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EnviroNorth > Arnhem Land > Fire > Traditional Burning Practices

Traditional burning practices

by Dean Yibarbuk, Bawinaga Association and Peter Cooke, Caring for Country Unit, NLC
from Savanna Burning—Understanding and Using Fire in Northern Australia , Tropical Savannas CRC, 2001

Yalawanga’s painting shows Karrakanj, the brown falcon, picking up a smouldering stick from a burned patch of ground and dropping it into dry grass on theother side of a road.
"It's not just people who light fires," says Aboriginal artist Billy Yalawanga from central Arnhem Land. Yalawanga’s painting shows Karrakanj, the brown falcon, picking up a smouldering stick from a burned patch of ground and dropping it into dry grass on theother side of a road. "It doesn’t matter if a creek or road pulls that fire up, because Karrakanj is hungry for more insects from the fire. Karrakanj lights a new fire so he can get more food." Across northern Australia, many Aboriginal people, and some non-Aboriginal people, say they have seen this happen. 

The secret of fire in our traditional knowledge is that it is a thing that brings the land alive again. So we do not necessarily see fire as bad and destructive it can be a good thing and bring the country back to life. But it is not a thing to play with unless people understand the nature of fire.

A child's first experiences of fire are being with adults and seeing fires in the landscape (manwurrk) and also the fire that is the centre of each family living area (kunrak). This learning by experience and experimentation is always going on with either the parents or other close family keeping a watchful but relaxed eye on what is happening. But as they grow, young people learn that fire is more than just something for cooking or hunting that it has a deeper meaning in our culture. As they attend ceremonies with their parents they see and learn to respect the sacred fires that are central physical parts of the most sacred of ceremonies.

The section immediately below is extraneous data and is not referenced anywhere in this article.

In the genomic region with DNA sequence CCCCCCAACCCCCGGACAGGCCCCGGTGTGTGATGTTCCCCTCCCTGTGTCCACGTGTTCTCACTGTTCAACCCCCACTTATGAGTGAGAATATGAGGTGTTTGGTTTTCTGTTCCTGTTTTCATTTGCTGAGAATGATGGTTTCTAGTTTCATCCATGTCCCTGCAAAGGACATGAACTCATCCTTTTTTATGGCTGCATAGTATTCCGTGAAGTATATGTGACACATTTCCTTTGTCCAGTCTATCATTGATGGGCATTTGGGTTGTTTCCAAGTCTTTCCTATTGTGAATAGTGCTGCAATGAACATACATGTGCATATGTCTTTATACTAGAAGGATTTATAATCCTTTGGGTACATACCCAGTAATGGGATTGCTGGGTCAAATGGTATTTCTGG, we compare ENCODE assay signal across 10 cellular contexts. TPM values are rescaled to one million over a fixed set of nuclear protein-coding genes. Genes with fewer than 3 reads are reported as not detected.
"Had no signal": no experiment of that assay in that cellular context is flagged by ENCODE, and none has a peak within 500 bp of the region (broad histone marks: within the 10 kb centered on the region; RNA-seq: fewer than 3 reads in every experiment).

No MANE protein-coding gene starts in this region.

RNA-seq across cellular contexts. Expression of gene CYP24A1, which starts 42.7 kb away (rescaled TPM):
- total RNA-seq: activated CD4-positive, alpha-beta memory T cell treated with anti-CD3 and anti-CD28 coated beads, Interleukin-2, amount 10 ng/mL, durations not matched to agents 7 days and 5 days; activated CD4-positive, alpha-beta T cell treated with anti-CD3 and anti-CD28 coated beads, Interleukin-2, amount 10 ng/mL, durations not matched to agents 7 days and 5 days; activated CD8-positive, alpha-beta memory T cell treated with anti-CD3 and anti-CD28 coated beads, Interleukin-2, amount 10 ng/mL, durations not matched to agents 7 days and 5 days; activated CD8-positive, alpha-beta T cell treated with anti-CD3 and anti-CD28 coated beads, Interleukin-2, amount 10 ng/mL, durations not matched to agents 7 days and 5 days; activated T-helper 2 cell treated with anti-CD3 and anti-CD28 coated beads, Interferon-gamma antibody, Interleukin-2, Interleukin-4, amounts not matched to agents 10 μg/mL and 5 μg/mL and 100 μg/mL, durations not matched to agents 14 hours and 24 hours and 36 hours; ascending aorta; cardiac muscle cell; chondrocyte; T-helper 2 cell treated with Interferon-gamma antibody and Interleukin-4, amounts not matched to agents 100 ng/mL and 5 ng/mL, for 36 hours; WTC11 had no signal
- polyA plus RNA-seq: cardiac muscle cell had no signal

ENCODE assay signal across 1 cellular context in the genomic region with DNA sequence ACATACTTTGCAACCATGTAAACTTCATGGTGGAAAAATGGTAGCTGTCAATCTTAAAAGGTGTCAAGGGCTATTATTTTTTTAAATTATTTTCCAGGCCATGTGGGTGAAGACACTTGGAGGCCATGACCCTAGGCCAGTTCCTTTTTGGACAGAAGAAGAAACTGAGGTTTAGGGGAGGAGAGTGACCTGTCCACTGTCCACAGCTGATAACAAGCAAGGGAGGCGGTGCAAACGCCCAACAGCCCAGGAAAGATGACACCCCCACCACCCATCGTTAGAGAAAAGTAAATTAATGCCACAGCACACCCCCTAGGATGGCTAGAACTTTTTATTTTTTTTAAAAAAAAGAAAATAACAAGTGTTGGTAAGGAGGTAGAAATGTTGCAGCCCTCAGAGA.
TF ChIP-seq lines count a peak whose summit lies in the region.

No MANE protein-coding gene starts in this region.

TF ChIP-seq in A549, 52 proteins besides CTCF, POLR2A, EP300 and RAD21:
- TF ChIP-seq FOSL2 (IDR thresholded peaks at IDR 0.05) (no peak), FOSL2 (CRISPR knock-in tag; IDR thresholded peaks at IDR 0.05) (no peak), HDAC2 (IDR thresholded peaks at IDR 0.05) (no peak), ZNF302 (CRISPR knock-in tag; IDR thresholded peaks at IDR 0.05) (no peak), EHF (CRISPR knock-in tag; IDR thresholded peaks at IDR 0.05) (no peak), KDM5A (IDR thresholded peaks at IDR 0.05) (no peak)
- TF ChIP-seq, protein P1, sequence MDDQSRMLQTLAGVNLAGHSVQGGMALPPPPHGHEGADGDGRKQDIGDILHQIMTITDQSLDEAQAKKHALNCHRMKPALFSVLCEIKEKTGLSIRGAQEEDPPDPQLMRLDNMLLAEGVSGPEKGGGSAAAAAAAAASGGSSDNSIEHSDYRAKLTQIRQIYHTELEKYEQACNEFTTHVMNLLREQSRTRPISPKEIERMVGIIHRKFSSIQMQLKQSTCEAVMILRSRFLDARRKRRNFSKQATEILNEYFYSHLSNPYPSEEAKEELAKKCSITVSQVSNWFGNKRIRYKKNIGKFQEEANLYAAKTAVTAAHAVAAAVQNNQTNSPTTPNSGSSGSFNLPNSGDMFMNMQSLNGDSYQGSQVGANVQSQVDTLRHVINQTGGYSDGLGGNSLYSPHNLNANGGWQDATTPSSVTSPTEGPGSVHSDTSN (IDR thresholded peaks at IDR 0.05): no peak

Fire and traditional culture

In the upper Cadell River area, there is a tradition of young men's initiation involving circumcision at about the time of puberty. Fire enters into this ritual also when the new young man is 'burned' with heat, smoke and steam. At the same time he is told how to behave and is warned against things that are forbidden.

Young boys and girls participate in seasonal burning on flood plains to help the hunt for goannas, rats, snakes, bandicoots, wallabies and freshwater turtles. When elders see it is the right time for burning on the plains they start to talk together. The burning is not carried out by just one clan. Neighbouring groups get together and cooperate. These relationships are also reflected in kinship between members of the groups. The burning is not just of economic significance. It also has a spiritual purpose in making the country clear of spiritual pollution which follows a death amongst the landowners.

Criteria which determine when the burn will happen include:

  • judging when the grass will burn easily, but still retains some moisture so that it doesn't get too hot. This is usually at the time we call yekke, or cold weather time around June or July;
  • wind direction is watched to make sure the fire will go wherever they want it to go. If it is floodplain burning they will keep it on the plain and drive it towards wet areas so that the remaining areas can be burned later;